In anticipation of the Oscars tomorrow, this is my list of my personal favourite films from 2016. Again, late, but I wanted to give myself a couple months to get caught up on some films.

I’ll be 100% honest and say that I haven’t seen every movie that came out in 2016, and I haven’t even seen every film that was nominated for best picture, so clearly this will be a partial and subjective list. But it is a list, and maybe you’ll find a movie to watch from it.

Here they are:

  1. Arrival
    Synopsis: When twelve mysterious spacecraft appear around the world, linguistics professor Louise Banks is tasked with interpreting the language of the apparent alien visitors.This is, without a doubt, my favourite movie of this past year. It’s one of the only ones I saw multiple times, and I thought it was absolutely masterful. There were definitely flaws in it, and it absolutely wasn’t a perfect film. However, the cinematography was incredible, the acting all around was amazing (Amy Adams was snubbed a nom) and the story/directing was incredible. I often found myself trying to look at every corner of the screen to take in everything in each shot because of how beautiful the cinematography was. This was also a film that said something about modern culture, and as a sci-fi film, it’s directly relatable to our lives. Also, the interpretation of the aliens was nothing short of amazing, and I loved that even as a sci-fi film, it felt so relevant and important today.
  2. Moonlight
    A timeless story of human self-discovery and connection, Moonlight chronicles the life of a young black man from childhood to adulthood as he struggles to find his place in the world while growing up in a rough neighborhood of Miami.

    This may not be my favourite movie of the year, but it is definitely the most important film that came out this year. A story depicting how a black man, growing up in the projects of Miami, deals with learning about his sexuality in such a harsh environment is truly important, and one that deserves to be seen, heard, and remembered. That story, combined with some brilliant performances by the likes of Mahershala Ali, Janelle Monae, Naomi Harris, and the brilliant move by Barry Jenkins to split this story into 3, and have 3 separate characters play the lead in each of those, combines for an amazing film. Jenkins truly has an important, impactful movie that he’s created here, and it would be an absolute shame to miss.
  3. La La Land
    A jazz pianist falls for an aspiring actress in Los Angeles.

    This is a great film. It’s beautiful, fun, and overall relatable. Much like Arrival, though different in every way, the cinematography was nothing short of brilliant. I have my personal gripes with the story and portrayal of jazz in this film, but aside from that this is an extremely enjoyable film. There is a short film within this movie (taking on a meta-narrative) that takes place near the end that, in my opinion, is worth the price of admission alone. Many people think the actors were lackluster, but I think that was by design to match the tone of the film. Not every performance needs to be over the top or extremely diverse in nature to be good acting. There are some beautiful sequences that were incredibly not CGI, and the directing is amazing. While this movie offers nothing to people looking for an applicable message to the world like Arrival does, this film is definitely worth checking out as a piece of art, and will stand apart as an homage to musicals long gone by.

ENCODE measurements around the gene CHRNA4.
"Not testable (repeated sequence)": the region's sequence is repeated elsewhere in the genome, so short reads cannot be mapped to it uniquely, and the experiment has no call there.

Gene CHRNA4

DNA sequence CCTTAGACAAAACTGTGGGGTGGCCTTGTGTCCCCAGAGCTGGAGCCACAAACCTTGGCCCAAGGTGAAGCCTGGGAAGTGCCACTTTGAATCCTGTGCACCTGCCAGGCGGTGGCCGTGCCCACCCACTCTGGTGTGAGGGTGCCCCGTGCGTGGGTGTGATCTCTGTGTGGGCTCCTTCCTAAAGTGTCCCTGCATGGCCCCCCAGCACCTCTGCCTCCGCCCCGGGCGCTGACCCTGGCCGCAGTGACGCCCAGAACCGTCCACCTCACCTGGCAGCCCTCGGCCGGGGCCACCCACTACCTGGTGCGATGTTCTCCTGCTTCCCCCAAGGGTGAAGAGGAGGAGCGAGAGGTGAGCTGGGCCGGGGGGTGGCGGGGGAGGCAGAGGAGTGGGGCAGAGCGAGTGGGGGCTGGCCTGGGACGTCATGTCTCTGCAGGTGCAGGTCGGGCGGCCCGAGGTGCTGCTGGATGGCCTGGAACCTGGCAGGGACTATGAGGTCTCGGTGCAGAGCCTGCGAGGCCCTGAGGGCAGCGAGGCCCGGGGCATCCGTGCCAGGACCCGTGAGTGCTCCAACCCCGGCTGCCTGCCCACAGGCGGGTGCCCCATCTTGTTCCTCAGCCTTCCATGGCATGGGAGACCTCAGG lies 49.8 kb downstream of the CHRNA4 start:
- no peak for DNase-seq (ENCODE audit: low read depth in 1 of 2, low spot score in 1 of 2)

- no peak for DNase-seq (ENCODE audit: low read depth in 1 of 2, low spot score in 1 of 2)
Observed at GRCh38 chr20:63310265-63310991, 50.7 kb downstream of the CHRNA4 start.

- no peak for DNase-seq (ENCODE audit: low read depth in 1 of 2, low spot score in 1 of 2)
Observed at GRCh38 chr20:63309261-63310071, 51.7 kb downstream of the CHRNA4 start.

4. Deadpool
    A fast-talking mercenary with a morbid sense of humor is subjected to a rogue experiment that leaves him with accelerated healing powers and a quest for revenge.

    I know this takes a bit of a turn from the three academy acclaimed, artistic films, but Deadpool truly was a masterpiece. Everything surrounding this film pointed to it not working, from it constantly being delayed by studios to an extremely limited budget to a risky R rating. But it did. It worked so well that it finished just outside the top 5 biggest box-office successes of the year, and due to budget vs return, it is definitely the most successful. This movie benefitted from a dynamic lead in my man-crush Ryan Reynolds, an incredible, self-depricating, fourth wall breaking writing team, and one of the best marketing campaigns of all time. Yes, this was a great film, which was a lot of fun, and made me laugh. Comedies are probably my favourite film genre. But this movie was also able to make a social commentary on many stereotypes in Hollywood. This was a movie that shouldn’t work, but totally did, and I saw it three times over the course of last year because of those things.
  5. 10 Cloverfield Lane
    After getting in a car accident, a woman is held in a shelter with two men, who claim the outside world is affected by a widespread chemical attack.

    I did not expect this movie to be this good, but in director Dan Trachtenberg’s directoral debut, a brilliant, beautiful film was born. All three actors in this film were great, but John Goodman stole the show with looks, with silence, with crazy moments and pure honesty the next. I was worried that I would get bored in this film due to the fact that it’s only in one location and is only three actors, but I never felt as though time was passing slowly. Tension was built beautifully, and apart from a few minor plotholes, this film was incredible from start to finish. I love the title sequence, the sound design, and different feel of the film about 3/4 of the way through the film. I think this film in brilliant because it also showcases the prototype of a character that exists in throngs in the southern states, who voted Trump into power, in Goodman’s character. The paranoid, doomsday, crazy person who believes what they believe, regardless of reason. Again, this is a film that is related through commentary to the modern world.
  6. Sausage Party
    A sausage strives to discover the truth about his existence.